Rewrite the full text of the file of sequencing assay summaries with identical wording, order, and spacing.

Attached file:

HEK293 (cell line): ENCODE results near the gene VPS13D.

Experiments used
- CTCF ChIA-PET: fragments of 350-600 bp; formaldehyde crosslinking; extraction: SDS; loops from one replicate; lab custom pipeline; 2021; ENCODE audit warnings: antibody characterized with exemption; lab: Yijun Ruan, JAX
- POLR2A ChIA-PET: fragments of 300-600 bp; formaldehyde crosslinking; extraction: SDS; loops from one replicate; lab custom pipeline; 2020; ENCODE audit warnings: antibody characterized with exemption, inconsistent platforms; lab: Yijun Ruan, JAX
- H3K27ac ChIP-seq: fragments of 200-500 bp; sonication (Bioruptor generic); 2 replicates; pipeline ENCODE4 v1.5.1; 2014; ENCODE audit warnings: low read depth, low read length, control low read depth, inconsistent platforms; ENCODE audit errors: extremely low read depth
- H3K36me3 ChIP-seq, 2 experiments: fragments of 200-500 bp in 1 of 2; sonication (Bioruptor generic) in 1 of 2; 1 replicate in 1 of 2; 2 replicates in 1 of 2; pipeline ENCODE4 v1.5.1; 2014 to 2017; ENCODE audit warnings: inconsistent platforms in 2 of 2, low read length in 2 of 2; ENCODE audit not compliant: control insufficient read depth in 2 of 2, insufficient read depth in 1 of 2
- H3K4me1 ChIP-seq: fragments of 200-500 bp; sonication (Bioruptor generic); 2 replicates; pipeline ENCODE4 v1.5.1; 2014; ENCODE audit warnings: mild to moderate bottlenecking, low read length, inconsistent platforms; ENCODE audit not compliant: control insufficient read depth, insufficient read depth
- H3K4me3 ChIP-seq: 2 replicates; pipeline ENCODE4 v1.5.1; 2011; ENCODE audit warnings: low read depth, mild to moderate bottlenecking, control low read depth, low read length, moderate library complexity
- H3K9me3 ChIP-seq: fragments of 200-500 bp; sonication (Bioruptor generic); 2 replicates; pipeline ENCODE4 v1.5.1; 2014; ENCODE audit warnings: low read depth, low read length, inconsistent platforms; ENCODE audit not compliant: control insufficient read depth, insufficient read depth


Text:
HEK293 (cell line): ENCODE results near the gene VPS13D.

Experiments used
- CTCF ChIA-PET: fragments of 350-600 bp; formaldehyde crosslinking; extraction: SDS; loops from one replicate; lab custom pipeline; 2021; ENCODE audit warnings: antibody characterized with exemption; lab: Yijun Ruan, JAX
- POLR2A ChIA-PET: fragments of 300-600 bp; formaldehyde crosslinking; extraction: SDS; loops from one replicate; lab custom pipeline; 2020; ENCODE audit warnings: antibody characterized with exemption, inconsistent platforms; lab: Yijun Ruan, JAX
- H3K27ac ChIP-seq: fragments of 200-500 bp; sonication (Bioruptor generic); 2 replicates; pipeline ENCODE4 v1.5.1; 2014; ENCODE audit warnings: low read depth, low read length, control low read depth, inconsistent platforms; ENCODE audit errors: extremely low read depth
- H3K36me3 ChIP-seq, 2 experiments: fragments of 200-500 bp in 1 of 2; sonication (Bioruptor generic) in 1 of 2; 1 replicate in 1 of 2; 2 replicates in 1 of 2; pipeline ENCODE4 v1.5.1; 2014 to 2017; ENCODE audit warnings: inconsistent platforms in 2 of 2, low read length in 2 of 2; ENCODE audit not compliant: control insufficient read depth in 2 of 2, insufficient read depth in 1 of 2
- H3K4me1 ChIP-seq: fragments of 200-500 bp; sonication (Bioruptor generic); 2 replicates; pipeline ENCODE4 v1.5.1; 2014; ENCODE audit warnings: mild to moderate bottlenecking, low read length, inconsistent platforms; ENCODE audit not compliant: control insufficient read depth, insufficient read depth
- H3K4me3 ChIP-seq: 2 replicates; pipeline ENCODE4 v1.5.1; 2011; ENCODE audit warnings: low read depth, mild to moderate bottlenecking, control low read depth, low read length, moderate library complexity
- H3K9me3 ChIP-seq: fragments of 200-500 bp; sonication (Bioruptor generic); 2 replicates; pipeline ENCODE4 v1.5.1; 2014; ENCODE audit warnings: low read depth, low read length, inconsistent platforms; ENCODE audit not compliant: control insufficient read depth, insufficient read depth